France will send its ambassador back to US, joint statement says, after diplomatic spat over Australia submarine deal.
US President Joe Biden and his French counterpart Emmanuel Macron will meet next month as the countries work to repair relations following a diplomatic brouhaha that broke out over a security pact with Australia.
In a joint statement on Wednesday, France and the United States said the two leaders spoke by phone and agreed to meet in Europe at the end of October.
The French ambassador to the US will also return to Washington next week, the countries said, after Paris recalled its envoy in anger about the security partnership between the US, UK and Australia.
“The two leaders have decided to open a process of in-depth consultations, aimed at creating the conditions for ensuring confidence and proposing concrete measures toward common objectives,” the statement said.
The Biden administration drew the ire of the French government last week when it announced a security partnership with the UK and Australia that excluded the European Union country.
The agreement, which will see Britain and the US help Australia acquire nuclear-powered submarines, led to the nixing of a conventional submarine deal between the French and Australian governments.
France recalled its ambassadors to the US and Australia in protest, as diplomatic tensions between the allies reached a boiling point.
The US, UK and Australia unveiled the new alliance, dubbed AUKUS, on September 15, saying it aimed to improve stability in the Indo-Pacific region.
Australian Prime Minister Scott Morrison then announced the country would halt a 2016 deal to purchase diesel-powered submarines designed by French firm Naval Group, saying conventional submarines have become “unsuited” to the country’s operational needs.
France quickly denounced the trilateral pact, with Foreign Minister Jean-Yves Le Drian calling Paris’ exclusion from the discussions “brutal, unilateral and unpredictable”.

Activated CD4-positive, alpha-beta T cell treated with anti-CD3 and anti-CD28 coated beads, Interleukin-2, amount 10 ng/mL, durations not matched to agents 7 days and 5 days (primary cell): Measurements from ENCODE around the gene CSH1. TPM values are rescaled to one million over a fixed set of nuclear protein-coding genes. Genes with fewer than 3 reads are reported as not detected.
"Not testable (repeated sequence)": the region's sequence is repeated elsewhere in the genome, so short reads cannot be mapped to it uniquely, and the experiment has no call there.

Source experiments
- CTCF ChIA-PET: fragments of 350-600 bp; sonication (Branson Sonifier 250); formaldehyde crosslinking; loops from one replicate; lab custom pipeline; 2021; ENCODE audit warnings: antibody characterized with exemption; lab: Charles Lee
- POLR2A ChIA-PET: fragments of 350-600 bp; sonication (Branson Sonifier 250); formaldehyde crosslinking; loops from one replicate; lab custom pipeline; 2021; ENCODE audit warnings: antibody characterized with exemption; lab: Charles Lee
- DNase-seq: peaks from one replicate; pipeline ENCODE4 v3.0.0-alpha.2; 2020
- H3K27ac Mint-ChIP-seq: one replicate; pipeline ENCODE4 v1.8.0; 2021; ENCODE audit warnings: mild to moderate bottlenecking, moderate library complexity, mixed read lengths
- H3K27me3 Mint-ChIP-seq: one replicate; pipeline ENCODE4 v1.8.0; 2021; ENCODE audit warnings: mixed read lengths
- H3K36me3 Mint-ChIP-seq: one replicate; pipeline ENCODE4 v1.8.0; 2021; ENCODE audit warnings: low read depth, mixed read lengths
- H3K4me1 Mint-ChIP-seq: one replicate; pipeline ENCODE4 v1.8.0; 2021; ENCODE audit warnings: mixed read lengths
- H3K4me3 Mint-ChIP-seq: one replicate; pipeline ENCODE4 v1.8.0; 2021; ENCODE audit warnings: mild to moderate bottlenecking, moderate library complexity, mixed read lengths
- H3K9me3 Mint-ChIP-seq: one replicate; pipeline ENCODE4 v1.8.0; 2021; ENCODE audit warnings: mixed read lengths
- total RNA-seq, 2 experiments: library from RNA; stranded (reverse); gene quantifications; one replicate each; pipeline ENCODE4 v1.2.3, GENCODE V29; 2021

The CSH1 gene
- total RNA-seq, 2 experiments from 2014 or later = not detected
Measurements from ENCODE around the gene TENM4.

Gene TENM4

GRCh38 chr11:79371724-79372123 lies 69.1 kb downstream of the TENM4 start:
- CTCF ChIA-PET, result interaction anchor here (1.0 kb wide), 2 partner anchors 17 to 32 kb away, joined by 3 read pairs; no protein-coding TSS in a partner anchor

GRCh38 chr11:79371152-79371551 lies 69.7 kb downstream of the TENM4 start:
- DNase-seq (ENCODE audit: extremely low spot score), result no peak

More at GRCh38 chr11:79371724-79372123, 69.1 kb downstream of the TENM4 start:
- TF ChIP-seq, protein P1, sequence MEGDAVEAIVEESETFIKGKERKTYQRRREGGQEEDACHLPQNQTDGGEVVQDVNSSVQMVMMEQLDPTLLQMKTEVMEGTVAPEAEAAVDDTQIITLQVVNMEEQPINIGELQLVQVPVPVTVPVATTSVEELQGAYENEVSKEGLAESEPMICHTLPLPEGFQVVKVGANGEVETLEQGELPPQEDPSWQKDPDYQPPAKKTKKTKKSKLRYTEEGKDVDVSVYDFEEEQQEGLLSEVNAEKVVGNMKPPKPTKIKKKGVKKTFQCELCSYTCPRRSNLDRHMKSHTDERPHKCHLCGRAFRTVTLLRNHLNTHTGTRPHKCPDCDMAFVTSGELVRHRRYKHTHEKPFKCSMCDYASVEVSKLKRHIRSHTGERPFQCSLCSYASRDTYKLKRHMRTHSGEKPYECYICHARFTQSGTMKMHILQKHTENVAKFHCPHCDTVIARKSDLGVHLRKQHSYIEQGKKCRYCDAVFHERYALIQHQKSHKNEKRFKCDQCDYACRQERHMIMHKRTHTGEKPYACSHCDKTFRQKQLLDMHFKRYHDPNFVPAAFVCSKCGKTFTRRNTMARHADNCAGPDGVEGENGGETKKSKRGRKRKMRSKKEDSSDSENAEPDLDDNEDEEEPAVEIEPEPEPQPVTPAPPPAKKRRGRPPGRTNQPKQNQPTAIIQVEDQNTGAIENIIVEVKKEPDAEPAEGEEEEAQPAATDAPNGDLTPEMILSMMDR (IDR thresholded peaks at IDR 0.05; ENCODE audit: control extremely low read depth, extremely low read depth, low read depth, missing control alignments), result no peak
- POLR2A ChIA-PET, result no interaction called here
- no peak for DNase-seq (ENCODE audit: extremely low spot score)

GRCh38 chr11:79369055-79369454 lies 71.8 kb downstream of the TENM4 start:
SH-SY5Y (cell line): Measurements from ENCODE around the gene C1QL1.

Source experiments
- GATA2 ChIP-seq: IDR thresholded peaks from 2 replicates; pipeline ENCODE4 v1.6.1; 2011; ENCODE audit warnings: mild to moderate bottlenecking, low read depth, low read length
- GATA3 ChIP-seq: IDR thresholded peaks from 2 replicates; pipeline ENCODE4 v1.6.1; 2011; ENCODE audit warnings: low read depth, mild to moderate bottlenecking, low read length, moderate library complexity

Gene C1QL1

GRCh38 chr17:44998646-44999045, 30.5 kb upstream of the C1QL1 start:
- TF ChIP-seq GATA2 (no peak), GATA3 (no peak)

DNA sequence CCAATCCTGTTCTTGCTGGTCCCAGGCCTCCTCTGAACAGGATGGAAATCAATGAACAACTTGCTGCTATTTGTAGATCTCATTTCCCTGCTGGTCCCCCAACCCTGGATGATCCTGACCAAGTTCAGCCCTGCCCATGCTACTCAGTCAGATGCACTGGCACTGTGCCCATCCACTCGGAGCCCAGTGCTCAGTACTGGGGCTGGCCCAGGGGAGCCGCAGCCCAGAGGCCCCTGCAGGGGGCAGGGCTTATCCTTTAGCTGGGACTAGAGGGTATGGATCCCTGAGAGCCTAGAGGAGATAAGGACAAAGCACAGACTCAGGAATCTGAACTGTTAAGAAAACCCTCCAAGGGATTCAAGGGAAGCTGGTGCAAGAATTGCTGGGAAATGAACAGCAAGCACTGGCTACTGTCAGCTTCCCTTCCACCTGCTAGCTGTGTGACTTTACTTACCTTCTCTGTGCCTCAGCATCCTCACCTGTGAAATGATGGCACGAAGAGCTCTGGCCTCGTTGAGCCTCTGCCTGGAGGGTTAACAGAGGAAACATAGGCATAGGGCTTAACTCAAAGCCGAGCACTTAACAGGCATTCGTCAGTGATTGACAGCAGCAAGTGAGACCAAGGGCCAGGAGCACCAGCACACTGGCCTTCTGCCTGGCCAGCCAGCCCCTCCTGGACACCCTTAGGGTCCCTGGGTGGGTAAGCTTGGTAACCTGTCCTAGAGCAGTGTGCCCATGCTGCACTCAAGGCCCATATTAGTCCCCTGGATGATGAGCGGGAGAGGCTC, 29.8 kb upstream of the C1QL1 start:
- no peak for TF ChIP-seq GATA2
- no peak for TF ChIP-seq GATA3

Top US officials moved to allay the French government’s anger in the following days, and Secretary of State Antony Blinken pledged that Washington would cooperate with France and the EU in the Indo-Pacific.
“France, in particular, is a vital partner on this and on so many other things – stretching back a long, long time, but also stretching forward into the future,” Blinken said on September 16.
But France recalled its ambassadors to the US and Australia a day later citing what it called the “exceptional seriousness” of the US and Australian announcements.
Natacha Butler, Al Jazeera’s correspondent in Paris, said Wednesday’s phone call signals that both countries want to move forward after the spat.
“What is clear from this phone call is that both Macron and Biden, they know it’s in the common interests of both the US and France to improve the relationship and rebuild some of that trust,” Butler said.
“It doesn’t mean, of course, that the French are not going to remain upset for some while.”
In their joint statement on Wednesday, the countries also said Biden reaffirmed the “strategic importance of French and European engagement in the Indo-Pacific region” in his call with his French counterpart.
“The two leaders agreed that the situation would have benefitted from open consultations among allies on matters of strategic interest to France and our European partners,” the statement said. “President Biden conveyed his ongoing commitment in that regard.”
White House spokeswoman Jen Psaki said the tone between the two leaders was “friendly” during their 30-minute call.
Earlier in the day, British Prime Minister Boris Johnson urged France to move on from the issue, saying “donnez moi un [give me a] break”, in a mix of French and English.
Psaki refused to comment on Johnson’s remark, but noted that the US-French statement “acknowledged that there could have been more discussion” before the trilateral deal was announced.
“That was an important message for him [Biden] to convey during that conversation,” she said.